Comedian Kathleen Madigan is coming to Bay Harbor June 15 … and she wants to stay awhile!

Kathleen Madigan’s hilarious Hot Dogs & Angels tour, which has sold out theaters across the country, was supposed to wrap in June—just in time for her to squeeze in a little R&R at Lake of the Ozarks in her home state of Missouri.

But when the chance to perform this Saturday, June 15 at the Great Lakes Center for the Arts in Bay Harbor came up, she just had to bite.

The person Jay Leno calls “the funniest female standup in America” is packing her golf clubs and bringing her best pal Lewis Black with her to Bay Harbor. Get tickets to her show here.

“I’ve waited my whole life to come up there and have time to stay,” Kathleen says. “I’ve done Traverse City a few times. And I loved it. But I could never stay. When this came in, I asked my friend Lewis Black if he wanted to come, too. And we’re going to golf and hang out.”

Kathleen Madigan has been touring 250 nights per year and fitting in hour-long filmed specials and performances on every late night show ever made. (Check out her 9/7 appearance on The Late Show with Stephen Colbert.

Recently, Kathleen rode along with—and cracked up—Jerry Seinfeld in his hit web series Comedians in Cars Getting Coffee.

Her hour standup special Bothering Jesus is currently streaming on Netflix. Her new album of the same name premiered as the highest selling debut of any comedy album since 2014 and also debuted #1 on Billboard Comedy Charts and has remained number #1 on iTunes since the release. We caught up with this standup phenomenon for a funny 15 minutes … to find out why of all the places she can go on vacation she wholeheartedly picked Petoskey.

Get tickets to her show at 8 p.m. this Saturday, June 15 at Great Lakes Center for the Arts.

So, you already know that Michigan is beautiful:

Emily, I already have tee times. Standups NEVER get the perfect timing for gigs. We always get the town in the wrong season or when we can’t stay…this one lined up perfectly. I was so excited. People never think about vacationing in the Midwest—Wisconsin too, gets a short stick—I’m making a vacation out of this gig. Fishing and golfing … 

Your tour is called “Hot Dogs & Angles.” Before that: “Boxed Wine & Bigfoot.” Do everyday pleasures and miraculous figures intersect like that in your daily life?

It’s the lifestyle I accidentally lead, I guess. I’m usually thinking about drinking at some point and having fun. That’s probably when people are like, “How come you don’t have a TV show?” or “How come you don’t want to be in Los Angeles?” I say because I don’t want anything harder than I am doing right now. I like traveling. I like seeing what’s going on. I went to perform in the Upper Peninsula—in Harris, Michigan. I flew into Green Bay and drove. I saw deer, forests. When am I going to see houses? Who is going to come to this show? It is truly the wild. The guy in charge of the show was awesome. The casino was very nice. And people came! I am interested to meet people who are like “yeah, we are kinda off the grid … and we like it.” I just find it more interesting.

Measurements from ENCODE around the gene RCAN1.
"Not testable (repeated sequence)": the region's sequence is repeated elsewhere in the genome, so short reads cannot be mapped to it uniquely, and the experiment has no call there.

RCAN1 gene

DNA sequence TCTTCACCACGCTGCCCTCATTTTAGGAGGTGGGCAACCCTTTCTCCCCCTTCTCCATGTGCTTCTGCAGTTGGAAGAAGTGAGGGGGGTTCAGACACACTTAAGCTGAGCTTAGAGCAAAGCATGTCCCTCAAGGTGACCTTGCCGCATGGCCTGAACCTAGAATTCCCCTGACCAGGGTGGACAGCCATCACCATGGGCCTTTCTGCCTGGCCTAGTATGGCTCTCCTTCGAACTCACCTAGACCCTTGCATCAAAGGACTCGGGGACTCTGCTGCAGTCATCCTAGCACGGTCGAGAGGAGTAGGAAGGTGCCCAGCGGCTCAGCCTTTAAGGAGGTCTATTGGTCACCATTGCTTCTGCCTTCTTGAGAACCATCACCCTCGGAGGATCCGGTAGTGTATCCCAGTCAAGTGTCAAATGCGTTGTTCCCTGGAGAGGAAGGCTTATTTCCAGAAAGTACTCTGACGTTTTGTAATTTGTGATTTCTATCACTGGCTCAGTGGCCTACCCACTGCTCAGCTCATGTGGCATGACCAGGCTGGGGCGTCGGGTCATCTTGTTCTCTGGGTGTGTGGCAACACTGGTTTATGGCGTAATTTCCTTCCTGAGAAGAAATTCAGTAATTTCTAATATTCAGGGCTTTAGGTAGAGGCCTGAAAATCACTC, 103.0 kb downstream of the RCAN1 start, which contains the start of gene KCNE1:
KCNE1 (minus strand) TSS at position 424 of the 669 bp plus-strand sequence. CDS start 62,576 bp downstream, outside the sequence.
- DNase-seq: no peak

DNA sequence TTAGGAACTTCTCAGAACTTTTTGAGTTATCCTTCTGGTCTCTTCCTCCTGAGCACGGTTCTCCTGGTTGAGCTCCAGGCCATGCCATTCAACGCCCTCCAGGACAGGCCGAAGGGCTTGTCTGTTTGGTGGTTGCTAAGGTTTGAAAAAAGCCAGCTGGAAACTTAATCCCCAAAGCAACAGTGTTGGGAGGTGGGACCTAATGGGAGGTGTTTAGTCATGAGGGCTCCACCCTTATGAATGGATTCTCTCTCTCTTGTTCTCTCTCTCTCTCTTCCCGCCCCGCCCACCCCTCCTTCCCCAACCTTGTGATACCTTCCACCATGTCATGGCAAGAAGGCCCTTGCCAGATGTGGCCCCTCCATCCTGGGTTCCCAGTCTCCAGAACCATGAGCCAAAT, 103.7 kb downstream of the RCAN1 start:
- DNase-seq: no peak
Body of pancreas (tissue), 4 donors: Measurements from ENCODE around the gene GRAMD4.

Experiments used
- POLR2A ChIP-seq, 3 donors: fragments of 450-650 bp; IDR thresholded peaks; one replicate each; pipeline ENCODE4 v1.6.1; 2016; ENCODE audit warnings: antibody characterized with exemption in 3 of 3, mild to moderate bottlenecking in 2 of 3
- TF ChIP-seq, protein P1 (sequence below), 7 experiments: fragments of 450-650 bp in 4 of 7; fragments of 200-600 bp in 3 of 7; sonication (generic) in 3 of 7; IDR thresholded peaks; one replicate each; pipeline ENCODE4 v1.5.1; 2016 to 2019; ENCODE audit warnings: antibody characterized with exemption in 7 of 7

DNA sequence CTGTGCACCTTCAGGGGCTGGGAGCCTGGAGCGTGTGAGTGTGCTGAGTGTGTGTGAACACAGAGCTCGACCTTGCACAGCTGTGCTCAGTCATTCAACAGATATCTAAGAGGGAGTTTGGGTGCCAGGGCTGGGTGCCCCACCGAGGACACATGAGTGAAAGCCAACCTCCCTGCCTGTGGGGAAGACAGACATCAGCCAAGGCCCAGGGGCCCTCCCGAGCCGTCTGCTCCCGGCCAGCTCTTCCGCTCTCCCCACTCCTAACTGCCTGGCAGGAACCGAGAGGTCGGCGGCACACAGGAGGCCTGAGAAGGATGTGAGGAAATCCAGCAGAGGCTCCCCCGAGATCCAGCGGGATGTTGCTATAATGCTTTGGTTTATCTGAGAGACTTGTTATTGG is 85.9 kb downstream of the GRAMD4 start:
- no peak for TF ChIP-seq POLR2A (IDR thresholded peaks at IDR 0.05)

And on the topic of hot dogs … your favorite way to eat one?

Mustard—French’s yellow mustard, not fancy mustard—and onions, chopped.

Does being a Midwesterner inform your comedy?

I think there is a humility/underdog attitude in the Midwest, because we don’t think we are the coolest. It’s sort of an observational thing. We are like the middle child, with New York and the East Coast being the oldest in the family. And they are successful and they dominate, and they’re globally known. California being the youngest child—they are like the hippy child and they do what they do. But the middle one, just kind of watches everything going on, and I feel like that’s what we are. But it’s in a good way and it’s where I choose to be. Because I lived in California and I could not wait to leave. I’m probably in the minority about that. It’s sunny and nice every day but that’s not normal. It’s not for me. When’s the rain coming?

So, Midwest Nice or Midwest Polite. Is that a real thing?

Yeah, it’s a real thing. It really is a real thing. It’s a matter of speaking up. I see it a lot in the airport where clearly someone should say something…but the Midwest people would never do it. You get an East Coast person and sometimes I want to cheer that person on. The East Coast people come in handy saying things out loud that I just don’t think Midwest people would.

Writer Robert Ham says you make people feel like part of the family. That you are “the bawdy aunt that won’t mind if you take a sip from her wine glass.” Is that sense of warmth why people are so comfortable laughing with you? 

It’s funny, I have done charity shows with Lewis Black and he’s Mr. Ranting and Raving. And after the show, people come up to him and say, “Thank you for everything you say. I really appreciate someone saying what I feel.” And then they come up to me and go, “Do you want to go out, we are going to have beers across the street?” And I say, “See, Lew … they think you are smarter than me, but they want to be with me!”

Anything people coming to your show at the Great Lakes Center of the Arts should be ready for?

Get ready to laugh. I always hate doing shows when it’s light out but you can’t stay out all day. It’s weird for us, too, to go to work when it’s still light out … but we’ve done it in Alaska so we can do it in Michigan. And I’m not even kidding, there are places I’ve waited my whole life to come … it’s so rare for it to work. Maine is another one on my list, but I finally nailed it for the northern part of Michigan.

—We’re happy to have you, Kathleen.

Photo(s) by Luzena Adams